Romania scraps corruption decree amid huge protests
Biggest rallies since 1989 revolution against communist rule forced government U-turn
Children hold balloons in the colours of the Romanian flag as people protest against the government’s contentious corruption decree in Bucharest, Romania. Photograph: Daniel Mihailescu/AFP/Getty Images
Romania’s government has scrapped an emergency decree to soften anti-corruption legislation, which sparked the country’s biggest protests since its 1989 revolution against communist rule.
The government rushed through the decree late last Tuesday night, bypassing parliamentary debate and approval from President Klaus Iohannis, who called the move a “serious blow” to the rule of law “from enemies of justice”.
On each subsequent night, hundreds of thousands of Romanians rallied in Bucharest and other cities against a decree that would have decriminalised several corruption offences to the benefit of many politicians and influential businessmen.
“I have listened to my colleagues in the party and in the opposition and I have heard the voice of the street,” prime minister Sorin Grindeanu said on Saturday night, finally bowing to pressure after earlier refusing to rescind the decrees.
“I do not want to divide Romania. Romania can’t be split in two. Right now, Romania seems to be broken in two. This is the last thing I want to see,” said Mr Grindeanu, whose populist government only took power last month.
“I will start a debate shortly with all parties on ways to change the criminal codes so that they meet the most recent rulings of the constitutional court,” he added, suggesting that he was not willing to abandon the controversial reforms.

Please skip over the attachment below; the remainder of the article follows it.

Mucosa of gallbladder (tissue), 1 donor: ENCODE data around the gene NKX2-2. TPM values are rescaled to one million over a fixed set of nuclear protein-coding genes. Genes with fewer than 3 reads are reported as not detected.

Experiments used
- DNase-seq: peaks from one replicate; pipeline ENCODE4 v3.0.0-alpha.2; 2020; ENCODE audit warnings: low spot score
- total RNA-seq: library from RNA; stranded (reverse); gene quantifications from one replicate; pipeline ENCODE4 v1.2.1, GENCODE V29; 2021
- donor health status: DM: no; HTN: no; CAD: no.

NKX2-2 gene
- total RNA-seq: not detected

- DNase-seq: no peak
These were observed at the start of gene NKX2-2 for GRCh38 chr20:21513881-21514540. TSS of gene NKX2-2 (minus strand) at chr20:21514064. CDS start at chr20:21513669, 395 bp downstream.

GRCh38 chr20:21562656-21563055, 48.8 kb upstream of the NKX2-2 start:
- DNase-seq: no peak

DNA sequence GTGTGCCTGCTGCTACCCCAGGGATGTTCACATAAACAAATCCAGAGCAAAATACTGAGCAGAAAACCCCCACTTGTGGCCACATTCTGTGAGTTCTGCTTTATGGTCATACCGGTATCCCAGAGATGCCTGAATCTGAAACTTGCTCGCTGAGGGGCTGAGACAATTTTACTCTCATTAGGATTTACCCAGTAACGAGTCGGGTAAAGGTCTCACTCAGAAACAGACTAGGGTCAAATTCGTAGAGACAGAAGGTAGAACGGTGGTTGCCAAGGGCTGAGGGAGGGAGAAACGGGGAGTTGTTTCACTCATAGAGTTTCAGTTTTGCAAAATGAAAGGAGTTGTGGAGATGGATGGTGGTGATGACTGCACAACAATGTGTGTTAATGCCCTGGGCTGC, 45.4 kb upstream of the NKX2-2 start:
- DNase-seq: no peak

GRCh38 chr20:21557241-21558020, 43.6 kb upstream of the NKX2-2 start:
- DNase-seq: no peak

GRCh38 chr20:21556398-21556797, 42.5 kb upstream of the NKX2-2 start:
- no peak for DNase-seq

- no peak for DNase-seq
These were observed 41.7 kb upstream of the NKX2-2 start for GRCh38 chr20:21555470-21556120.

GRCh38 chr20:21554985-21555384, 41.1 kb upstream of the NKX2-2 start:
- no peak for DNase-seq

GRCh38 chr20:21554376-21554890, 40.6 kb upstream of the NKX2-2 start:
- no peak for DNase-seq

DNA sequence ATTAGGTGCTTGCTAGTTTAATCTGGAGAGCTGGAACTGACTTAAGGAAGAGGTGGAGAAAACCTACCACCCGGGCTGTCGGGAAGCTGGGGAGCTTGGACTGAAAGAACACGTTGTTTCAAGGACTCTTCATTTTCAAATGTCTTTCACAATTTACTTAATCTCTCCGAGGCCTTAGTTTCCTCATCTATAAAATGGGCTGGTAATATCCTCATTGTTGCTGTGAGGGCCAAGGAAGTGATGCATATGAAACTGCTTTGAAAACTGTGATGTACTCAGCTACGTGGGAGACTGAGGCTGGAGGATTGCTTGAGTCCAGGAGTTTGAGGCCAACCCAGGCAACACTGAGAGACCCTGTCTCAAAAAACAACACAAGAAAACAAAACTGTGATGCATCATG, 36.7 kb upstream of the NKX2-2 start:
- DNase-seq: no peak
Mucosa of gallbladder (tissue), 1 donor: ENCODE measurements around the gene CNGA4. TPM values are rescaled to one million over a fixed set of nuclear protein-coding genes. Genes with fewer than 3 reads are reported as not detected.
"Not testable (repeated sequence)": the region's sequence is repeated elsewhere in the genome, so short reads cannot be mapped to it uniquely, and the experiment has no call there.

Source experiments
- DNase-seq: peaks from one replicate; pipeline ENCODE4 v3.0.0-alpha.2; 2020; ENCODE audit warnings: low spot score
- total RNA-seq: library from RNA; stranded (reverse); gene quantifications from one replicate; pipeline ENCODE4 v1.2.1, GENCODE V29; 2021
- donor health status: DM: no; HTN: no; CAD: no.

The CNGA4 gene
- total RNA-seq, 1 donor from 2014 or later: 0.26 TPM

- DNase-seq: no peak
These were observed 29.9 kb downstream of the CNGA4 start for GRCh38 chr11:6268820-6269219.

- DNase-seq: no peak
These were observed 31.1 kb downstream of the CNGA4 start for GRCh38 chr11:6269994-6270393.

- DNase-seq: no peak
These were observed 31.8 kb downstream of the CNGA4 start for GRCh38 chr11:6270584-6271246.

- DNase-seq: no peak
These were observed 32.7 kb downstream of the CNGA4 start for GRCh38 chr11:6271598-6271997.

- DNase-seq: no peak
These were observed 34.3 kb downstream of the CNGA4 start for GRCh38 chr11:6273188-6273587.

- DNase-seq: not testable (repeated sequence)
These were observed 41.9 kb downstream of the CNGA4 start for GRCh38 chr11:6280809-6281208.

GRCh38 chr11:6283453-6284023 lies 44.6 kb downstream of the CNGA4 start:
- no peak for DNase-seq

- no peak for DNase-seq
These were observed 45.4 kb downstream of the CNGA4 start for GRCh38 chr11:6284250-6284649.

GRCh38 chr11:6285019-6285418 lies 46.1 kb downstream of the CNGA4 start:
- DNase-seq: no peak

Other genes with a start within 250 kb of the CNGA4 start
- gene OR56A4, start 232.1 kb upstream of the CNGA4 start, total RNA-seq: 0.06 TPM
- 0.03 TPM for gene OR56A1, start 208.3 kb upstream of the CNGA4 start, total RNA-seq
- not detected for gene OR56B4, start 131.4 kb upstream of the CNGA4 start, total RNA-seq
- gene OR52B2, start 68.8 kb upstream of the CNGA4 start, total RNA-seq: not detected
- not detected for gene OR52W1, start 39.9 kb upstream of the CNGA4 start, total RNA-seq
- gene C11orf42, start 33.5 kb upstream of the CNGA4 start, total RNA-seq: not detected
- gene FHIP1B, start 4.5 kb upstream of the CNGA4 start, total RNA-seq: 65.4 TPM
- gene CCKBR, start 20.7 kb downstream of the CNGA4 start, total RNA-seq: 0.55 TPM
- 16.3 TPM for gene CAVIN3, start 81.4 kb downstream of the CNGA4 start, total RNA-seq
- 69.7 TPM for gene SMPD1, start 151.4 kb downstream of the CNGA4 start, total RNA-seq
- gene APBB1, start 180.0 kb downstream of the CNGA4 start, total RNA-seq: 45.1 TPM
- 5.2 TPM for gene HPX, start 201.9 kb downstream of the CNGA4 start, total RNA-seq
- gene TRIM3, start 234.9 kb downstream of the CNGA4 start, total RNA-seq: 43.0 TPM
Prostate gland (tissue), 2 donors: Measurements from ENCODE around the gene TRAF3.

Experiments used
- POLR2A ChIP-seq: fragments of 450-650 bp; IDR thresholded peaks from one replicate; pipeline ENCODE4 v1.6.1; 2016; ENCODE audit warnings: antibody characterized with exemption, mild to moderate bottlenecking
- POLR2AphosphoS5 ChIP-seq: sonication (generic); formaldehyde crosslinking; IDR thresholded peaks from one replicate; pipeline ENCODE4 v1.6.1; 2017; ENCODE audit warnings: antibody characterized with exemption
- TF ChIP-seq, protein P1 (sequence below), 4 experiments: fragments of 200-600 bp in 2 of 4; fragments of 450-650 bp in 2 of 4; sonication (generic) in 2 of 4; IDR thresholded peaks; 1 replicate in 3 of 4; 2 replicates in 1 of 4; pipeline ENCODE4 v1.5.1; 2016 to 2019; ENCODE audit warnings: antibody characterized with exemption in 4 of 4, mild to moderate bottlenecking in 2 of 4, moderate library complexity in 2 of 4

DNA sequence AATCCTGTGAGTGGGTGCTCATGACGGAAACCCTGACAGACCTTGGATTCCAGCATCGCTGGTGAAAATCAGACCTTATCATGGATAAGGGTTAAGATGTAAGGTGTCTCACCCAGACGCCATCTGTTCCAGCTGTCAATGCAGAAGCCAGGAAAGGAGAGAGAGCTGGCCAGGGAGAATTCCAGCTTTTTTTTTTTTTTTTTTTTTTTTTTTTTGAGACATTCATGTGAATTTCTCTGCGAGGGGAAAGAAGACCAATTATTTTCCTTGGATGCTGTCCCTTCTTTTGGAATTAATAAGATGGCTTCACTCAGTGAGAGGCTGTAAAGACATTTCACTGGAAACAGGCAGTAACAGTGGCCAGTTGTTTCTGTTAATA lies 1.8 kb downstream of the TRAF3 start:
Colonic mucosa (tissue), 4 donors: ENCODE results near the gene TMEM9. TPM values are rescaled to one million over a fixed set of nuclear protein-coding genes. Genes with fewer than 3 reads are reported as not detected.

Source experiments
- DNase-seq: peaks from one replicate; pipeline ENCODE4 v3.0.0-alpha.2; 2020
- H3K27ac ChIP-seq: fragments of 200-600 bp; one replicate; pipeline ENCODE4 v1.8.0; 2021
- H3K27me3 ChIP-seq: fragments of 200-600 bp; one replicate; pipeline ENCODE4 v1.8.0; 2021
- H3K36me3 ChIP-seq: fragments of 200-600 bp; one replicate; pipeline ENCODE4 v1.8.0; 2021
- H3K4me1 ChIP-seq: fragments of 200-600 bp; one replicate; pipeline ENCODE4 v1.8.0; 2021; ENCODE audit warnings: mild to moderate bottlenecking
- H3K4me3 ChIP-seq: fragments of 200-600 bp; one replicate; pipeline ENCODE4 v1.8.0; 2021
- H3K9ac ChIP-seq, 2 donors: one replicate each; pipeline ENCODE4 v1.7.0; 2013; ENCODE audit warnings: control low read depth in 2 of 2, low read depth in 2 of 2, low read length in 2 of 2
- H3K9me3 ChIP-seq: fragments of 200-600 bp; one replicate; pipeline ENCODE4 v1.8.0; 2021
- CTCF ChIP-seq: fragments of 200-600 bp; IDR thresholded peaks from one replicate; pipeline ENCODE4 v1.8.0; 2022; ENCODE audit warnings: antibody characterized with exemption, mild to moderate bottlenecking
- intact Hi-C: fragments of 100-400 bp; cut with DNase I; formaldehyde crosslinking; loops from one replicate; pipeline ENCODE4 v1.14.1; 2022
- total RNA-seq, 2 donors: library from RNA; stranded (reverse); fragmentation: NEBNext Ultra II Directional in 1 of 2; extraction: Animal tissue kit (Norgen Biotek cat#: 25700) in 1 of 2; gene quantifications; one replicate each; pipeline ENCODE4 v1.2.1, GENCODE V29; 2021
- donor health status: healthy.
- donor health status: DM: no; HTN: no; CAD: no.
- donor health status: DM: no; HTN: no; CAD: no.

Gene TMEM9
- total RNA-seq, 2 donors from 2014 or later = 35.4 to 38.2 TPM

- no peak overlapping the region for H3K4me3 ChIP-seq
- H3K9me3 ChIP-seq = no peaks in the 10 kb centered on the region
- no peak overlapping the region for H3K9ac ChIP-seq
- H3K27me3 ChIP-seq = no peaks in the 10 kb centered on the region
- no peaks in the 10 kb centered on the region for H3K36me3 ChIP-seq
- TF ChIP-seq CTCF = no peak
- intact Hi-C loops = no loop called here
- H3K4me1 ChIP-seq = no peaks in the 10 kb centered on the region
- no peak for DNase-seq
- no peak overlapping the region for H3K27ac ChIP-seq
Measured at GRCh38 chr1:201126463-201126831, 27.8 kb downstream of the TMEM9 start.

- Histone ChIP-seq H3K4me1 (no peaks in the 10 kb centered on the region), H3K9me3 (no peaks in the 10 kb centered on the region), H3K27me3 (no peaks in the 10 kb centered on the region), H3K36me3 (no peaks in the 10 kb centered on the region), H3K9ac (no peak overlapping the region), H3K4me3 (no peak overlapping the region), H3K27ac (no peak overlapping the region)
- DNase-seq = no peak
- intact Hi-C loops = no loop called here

With a large crowd gathering again in central Bucharest Sunday night, it was not clear if the cabinet’s withdrawal of the decree and pledge to follow normal parliamentary procedure would satisfy the protesters, many of whom demand the government’s resignation and snap elections.
The fiasco has thrown the Social Democrats (PSD) into crisis just two months after a resounding election victory, and revived accusations over their perceived arrogance and alleged lack of interest in fighting cronyism and corruption.
The decree would have decriminalised abuse-of-power offences involving amounts less than 200,000 lei (€44,000) and redefined “conflict of interest” to loosen rules on who could receive state contracts.
The government also sought to amnesty some 2,500 prisoners serving sentences of less than five years for non-violent crimes, which would have freed hundreds of officials and businessmen jailed for graft offences and potentially halted current investigations.
One beneficiary of the decree – which advocates claimed was needed to ease prison overcrowding – would have been PSD leader Liviu Dragnea, who is now fighting abuse-of-power charges and is barred from public office due to a conviction for electoral fraud; many Romanians see him as the country’s de-facto leader.
The crisis exposed cracks in the PSD and prompted trade and business minister Florin Jianu to resign.
Outraged western partners
“How am I going to look [my son] in the eye and what am I going to tell him over the years?” Mr Jianu wrote on Facebook.
“Am I going to tell him his father was a coward and supported actions he does not believe in, or that he chose to walk away from a story that isn’t his?”
The government’s behaviour also outraged western partners that have given cautious praise to Romania’s anti-corruption measures in recent years.
“The fight against corruption needs to be advanced, not undone. We are following the latest developments in Romania with great concern,” European Commission president Jean-Claude Juncker and his deputy Frans Timmermans said in a joint statement.
They said the government decree had “undermined Romania’s progress on rule of law and the fight against corruption over the past 10 years . . . and risks damaging partnerships that are based on common values, inherent in the guiding principles of the EU and Nato”.